Is "Garbage People" a metaphor?
Well, I meant it kind of literally, but my bandmates thought it was a metaphor. So it can be taken however you like. I was thinking kind of specifically about how much, like, all the stuff that we're seeing about plastics in the ocean and all the garbage we're making everyday, how much garbage do we make, and when, like, humanity is gone we'll have piles of garbage left behind. So I was making it like, garbage people; all we do is make garbage all day long, and we eat garbage. But my bandmates took it as a metaphor for people who are kind of bad people or garbage-y people. So you can interpret it however you like [laughs].
Okay, so now we're leading into the other ten percent of the Wimps catalogue. You explore these very trenchant topics -- like on the new album there's "Bees" about global warming. Do you feel as though it's a conscious direction to kind of pepper these songs in? Or is it just that everything you write is what you’re feeling?
It kind of is the [latter]. I'm pretty good at being myself, but I'm not really good at being other people. So I'm usually just writing about what I think is funny or how I'm feeling. When times were good, maybe in previous administrations, I was feeling more jovial so I was writing more funnier songs. Then I remember, when the [presidential] election [of 2016] came, we had a couple songs that were a little bit lighter, and I was like, "I can't sing this song anymore." It was like, you know, we were going to put it on the new album, and then all we wrote after that were more serious songs because that's how I was feeling.
I can't pretend I wasn't feeling that way. So I think some of those [more serious songs] are more just me being cognizant of all these heavier things happening right now, and they seep into the songs that we write. We still would write funny things, like "Other People's Pizza" and stuff, because that's funny. But yeah, I would say it's just how I, and we, as a band, were feeling.
Of how much importance is it to still make those songs sound fun?
I would say, for me, pretty important. I've always liked punk music, and some of my favorite bands to watch live are punk bands because they're energetic and fun. I like listening to fun bands. So I've always kind of wanted to be in a band that I would like to listen to, you know, that I would think was fun. So I enjoy hearing something upbeat even though the content might be more serious. That's just what I like. That's how I am. So it's important to me to make them fun to listen to – and not boring and often short – but still have more serious or sad messages if that's how I'm feeling. I get bored listening to slow songs sometimes.
I think we all do. You have to have a certain capacity for it sometimes.
I think unless people are super proficient technically and really good musicians – which, I'm not down on myself, but that's not one of my strengths. I think if I wrote a ten minute song and it was super intricate, interesting and flowed then that'd be great, but after about two minutes I've, like, figured out all the parts, figured out what the music is going to do. I don't know if I could really make it that much longer. You know, anyone can do anything. I probably could, but I'm not interested in doing that.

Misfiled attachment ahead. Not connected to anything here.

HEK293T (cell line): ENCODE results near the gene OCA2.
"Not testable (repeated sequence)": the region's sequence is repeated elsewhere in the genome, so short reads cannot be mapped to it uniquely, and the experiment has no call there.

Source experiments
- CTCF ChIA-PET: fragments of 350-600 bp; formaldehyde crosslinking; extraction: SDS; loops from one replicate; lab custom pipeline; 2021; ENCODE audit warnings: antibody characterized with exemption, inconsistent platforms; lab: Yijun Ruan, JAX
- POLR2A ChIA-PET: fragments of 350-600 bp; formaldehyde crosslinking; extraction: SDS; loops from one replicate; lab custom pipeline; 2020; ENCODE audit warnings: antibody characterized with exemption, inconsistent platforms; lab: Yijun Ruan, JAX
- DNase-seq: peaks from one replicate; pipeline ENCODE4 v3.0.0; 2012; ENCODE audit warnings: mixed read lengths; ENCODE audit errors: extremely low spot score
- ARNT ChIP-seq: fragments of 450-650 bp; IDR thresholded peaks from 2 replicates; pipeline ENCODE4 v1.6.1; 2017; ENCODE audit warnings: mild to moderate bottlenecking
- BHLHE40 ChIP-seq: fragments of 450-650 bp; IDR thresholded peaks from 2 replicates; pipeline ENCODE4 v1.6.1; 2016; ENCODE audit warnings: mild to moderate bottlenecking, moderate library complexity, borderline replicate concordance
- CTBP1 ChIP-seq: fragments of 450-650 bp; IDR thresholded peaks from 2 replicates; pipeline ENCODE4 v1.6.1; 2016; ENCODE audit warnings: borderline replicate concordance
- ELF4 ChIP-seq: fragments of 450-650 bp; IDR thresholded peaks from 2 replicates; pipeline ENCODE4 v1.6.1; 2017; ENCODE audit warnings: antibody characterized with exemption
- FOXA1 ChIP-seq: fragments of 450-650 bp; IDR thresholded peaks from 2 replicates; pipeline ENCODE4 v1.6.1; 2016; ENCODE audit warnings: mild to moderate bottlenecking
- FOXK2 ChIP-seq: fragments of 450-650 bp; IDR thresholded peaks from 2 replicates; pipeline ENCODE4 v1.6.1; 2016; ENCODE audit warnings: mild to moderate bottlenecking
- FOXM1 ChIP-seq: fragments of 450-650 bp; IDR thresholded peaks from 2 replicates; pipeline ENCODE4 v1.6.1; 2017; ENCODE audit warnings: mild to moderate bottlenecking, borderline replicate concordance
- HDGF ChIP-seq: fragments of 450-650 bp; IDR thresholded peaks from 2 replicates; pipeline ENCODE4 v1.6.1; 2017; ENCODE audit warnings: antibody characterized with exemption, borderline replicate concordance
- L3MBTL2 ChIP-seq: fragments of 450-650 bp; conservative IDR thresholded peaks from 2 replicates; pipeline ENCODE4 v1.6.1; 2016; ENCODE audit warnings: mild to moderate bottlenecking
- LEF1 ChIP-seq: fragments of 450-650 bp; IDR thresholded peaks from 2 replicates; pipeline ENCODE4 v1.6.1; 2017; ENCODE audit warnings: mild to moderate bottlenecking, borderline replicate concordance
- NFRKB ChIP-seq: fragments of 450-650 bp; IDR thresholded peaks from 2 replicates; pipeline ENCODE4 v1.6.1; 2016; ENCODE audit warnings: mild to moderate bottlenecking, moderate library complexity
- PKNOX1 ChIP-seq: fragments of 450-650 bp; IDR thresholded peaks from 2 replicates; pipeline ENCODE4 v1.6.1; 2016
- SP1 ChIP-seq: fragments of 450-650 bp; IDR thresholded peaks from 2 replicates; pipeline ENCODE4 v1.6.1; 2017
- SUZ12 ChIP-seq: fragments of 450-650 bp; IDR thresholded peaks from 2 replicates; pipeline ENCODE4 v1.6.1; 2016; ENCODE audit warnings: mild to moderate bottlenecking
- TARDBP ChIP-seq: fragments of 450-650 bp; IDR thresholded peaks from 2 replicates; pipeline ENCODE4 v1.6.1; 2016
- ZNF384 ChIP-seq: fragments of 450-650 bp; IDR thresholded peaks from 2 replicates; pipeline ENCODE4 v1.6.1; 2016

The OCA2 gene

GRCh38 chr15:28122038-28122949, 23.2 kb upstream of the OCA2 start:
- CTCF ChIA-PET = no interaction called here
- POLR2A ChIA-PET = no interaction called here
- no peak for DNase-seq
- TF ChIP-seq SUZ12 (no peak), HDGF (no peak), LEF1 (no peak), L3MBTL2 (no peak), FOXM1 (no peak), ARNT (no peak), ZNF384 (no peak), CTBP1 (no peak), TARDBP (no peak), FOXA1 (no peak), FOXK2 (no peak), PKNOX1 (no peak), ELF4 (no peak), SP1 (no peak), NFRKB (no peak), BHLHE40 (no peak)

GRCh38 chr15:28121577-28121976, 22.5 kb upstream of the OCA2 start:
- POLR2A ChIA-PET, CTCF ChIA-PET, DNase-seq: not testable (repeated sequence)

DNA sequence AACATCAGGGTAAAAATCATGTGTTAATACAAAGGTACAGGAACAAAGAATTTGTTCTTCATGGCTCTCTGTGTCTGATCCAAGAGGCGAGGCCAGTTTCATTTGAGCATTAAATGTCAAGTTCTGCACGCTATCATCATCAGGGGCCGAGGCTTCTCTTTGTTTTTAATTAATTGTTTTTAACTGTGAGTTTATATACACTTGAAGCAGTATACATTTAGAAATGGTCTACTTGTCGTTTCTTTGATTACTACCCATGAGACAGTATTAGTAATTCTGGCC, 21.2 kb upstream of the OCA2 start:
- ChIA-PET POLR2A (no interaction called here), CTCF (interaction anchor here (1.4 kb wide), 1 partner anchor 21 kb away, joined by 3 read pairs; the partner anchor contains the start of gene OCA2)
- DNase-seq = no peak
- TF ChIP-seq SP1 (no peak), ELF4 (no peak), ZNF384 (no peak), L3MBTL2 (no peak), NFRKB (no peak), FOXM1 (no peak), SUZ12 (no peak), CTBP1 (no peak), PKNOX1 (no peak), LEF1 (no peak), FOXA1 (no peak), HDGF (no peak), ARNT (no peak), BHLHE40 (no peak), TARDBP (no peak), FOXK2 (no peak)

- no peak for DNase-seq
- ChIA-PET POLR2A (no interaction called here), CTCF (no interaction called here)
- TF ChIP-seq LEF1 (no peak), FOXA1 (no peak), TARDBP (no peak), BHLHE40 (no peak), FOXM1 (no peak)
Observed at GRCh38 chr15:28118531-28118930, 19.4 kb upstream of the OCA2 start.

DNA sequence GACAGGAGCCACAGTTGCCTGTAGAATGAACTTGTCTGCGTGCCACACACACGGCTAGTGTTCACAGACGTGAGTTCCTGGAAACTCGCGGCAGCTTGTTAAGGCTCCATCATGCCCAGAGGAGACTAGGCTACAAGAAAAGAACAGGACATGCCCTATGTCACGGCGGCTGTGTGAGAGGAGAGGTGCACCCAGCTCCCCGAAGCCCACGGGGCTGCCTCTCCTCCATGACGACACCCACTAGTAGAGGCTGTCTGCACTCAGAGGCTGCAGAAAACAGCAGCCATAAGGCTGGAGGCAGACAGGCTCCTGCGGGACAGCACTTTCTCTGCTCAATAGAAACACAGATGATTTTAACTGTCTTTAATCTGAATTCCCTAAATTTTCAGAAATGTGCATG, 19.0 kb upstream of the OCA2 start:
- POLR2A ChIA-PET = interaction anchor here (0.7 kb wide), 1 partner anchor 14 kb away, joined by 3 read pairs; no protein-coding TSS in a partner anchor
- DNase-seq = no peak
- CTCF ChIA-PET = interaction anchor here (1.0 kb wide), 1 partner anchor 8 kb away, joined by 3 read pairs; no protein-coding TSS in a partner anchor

Fair enough. So you've been a musician here in Seattle for a long time, even before Wimps. Do you ever come across young musicians who consider you an elder statesperson of the scene?
[Laughs] Sometimes, yeah. Especially now. There's definitely some younger folks who come out to the shows, and they're like, "Oh, I remember when you were in this band..." I was in this band called Butts that did a lot of silly songs. Or, "I remember when you played bass..." I played bass in a band called Partman Parthorse, but especially Butts. I think people liked Butts, and they told me because it was, like, so simple and so, kind of like, not self aware.
Like, it was just us just having fun and a lot of people were like, "Oh, I was, like, nervous about being in a band, but I saw how you're playing these stupid songs, and it was fun, and I can, like, I can play stupid songs too." You know? And that's great. If I can inspire people to feel comfortable playing whatever and not being too focused on messing up. You know, I'd mess up every show in that band because I was so new and so nervous. Yeah. So sometimes I hear that.
I forgot you were in Partman Parthorse.
That was the first band I was in. I was really shy, and the singer [Gary Smith] is very charismatic. So he would kind of take over, and I could hide in the corner and play and get comfortable being onstage, which helped me out a lot since then.
So, listening to songs like "Wanna Go Out" and "Trip Around the Sun" make me think about the passage of time and how I'm getting older, and how I prefer hanging out at home, [steaming vegetables] and going to sleep at 9:30 [laughter]. Do you feel the crunch of getting older? How do you respond to that?
For sure I do. I mean, I'm in my late-thirties and especially, being a musician, a lot of my peers are younger than me now, because a lot of people who play out in smaller punk shows tend to be younger. There are some older people in bands still that are my age, but you're around a bunch of people who are younger than you, more energetic than you, and want to stay out later than you and drink more than you.
I like talking to people and being out and playing shows, but also then I'm like, “I'm very excited to go home and hang out my cat and go to bed early and feel good in the morning.” So, I think I'm more aware of [the fact that] I'm just, like, not indestructible. Even if I wanted to stay out, like, I need a good night's sleep, and I need to not be super hung over so I can go to work tomorrow [laughs].